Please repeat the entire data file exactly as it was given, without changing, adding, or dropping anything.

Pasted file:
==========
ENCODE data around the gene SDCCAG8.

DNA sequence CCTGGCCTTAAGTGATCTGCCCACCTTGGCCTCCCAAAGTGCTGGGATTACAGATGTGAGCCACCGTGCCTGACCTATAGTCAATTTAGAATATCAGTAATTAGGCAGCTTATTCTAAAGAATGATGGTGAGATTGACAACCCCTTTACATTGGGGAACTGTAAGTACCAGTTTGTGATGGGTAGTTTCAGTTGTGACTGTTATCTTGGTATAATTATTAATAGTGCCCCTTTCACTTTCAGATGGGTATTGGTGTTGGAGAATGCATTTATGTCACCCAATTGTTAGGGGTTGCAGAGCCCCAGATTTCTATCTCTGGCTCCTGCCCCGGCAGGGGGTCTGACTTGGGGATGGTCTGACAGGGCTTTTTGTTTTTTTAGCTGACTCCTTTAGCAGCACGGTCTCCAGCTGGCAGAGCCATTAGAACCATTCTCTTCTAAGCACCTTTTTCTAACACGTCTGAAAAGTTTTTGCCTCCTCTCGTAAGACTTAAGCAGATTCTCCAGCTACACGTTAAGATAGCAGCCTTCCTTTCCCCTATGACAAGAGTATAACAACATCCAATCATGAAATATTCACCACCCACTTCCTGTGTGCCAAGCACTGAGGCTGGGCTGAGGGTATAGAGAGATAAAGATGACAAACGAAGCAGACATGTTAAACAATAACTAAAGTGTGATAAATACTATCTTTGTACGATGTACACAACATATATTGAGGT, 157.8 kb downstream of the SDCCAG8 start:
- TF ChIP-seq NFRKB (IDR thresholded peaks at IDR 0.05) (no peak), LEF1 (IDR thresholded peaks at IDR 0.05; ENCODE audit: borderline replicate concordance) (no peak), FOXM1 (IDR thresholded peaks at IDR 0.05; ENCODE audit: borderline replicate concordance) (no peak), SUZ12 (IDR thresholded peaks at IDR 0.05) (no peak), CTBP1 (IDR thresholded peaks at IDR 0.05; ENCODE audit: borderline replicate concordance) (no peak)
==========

ENCODE data around the gene SDCCAG8.

DNA sequence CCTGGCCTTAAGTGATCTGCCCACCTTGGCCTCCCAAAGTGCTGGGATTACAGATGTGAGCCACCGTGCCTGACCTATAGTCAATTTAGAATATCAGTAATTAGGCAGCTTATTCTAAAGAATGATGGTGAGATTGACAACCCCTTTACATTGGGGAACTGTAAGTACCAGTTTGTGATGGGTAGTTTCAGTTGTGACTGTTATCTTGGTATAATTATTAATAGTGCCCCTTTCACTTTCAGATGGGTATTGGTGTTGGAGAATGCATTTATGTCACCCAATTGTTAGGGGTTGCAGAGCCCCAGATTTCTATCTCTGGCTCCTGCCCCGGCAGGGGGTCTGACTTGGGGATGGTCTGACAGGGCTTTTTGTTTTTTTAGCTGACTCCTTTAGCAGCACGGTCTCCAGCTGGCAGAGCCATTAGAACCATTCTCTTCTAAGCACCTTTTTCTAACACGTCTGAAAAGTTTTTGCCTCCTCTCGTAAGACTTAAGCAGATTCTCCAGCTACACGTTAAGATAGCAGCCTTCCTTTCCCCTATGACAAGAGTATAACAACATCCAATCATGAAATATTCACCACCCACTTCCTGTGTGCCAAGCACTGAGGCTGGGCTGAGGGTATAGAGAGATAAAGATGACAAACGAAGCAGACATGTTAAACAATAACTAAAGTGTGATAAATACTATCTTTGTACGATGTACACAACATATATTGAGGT, 157.8 kb downstream of the SDCCAG8 start:
- TF ChIP-seq NFRKB (IDR thresholded peaks at IDR 0.05) (no peak), LEF1 (IDR thresholded peaks at IDR 0.05; ENCODE audit: borderline replicate concordance) (no peak), FOXM1 (IDR thresholded peaks at IDR 0.05; ENCODE audit: borderline replicate concordance) (no peak), SUZ12 (IDR thresholded peaks at IDR 0.05) (no peak), CTBP1 (IDR thresholded peaks at IDR 0.05; ENCODE audit: borderline replicate concordance) (no peak)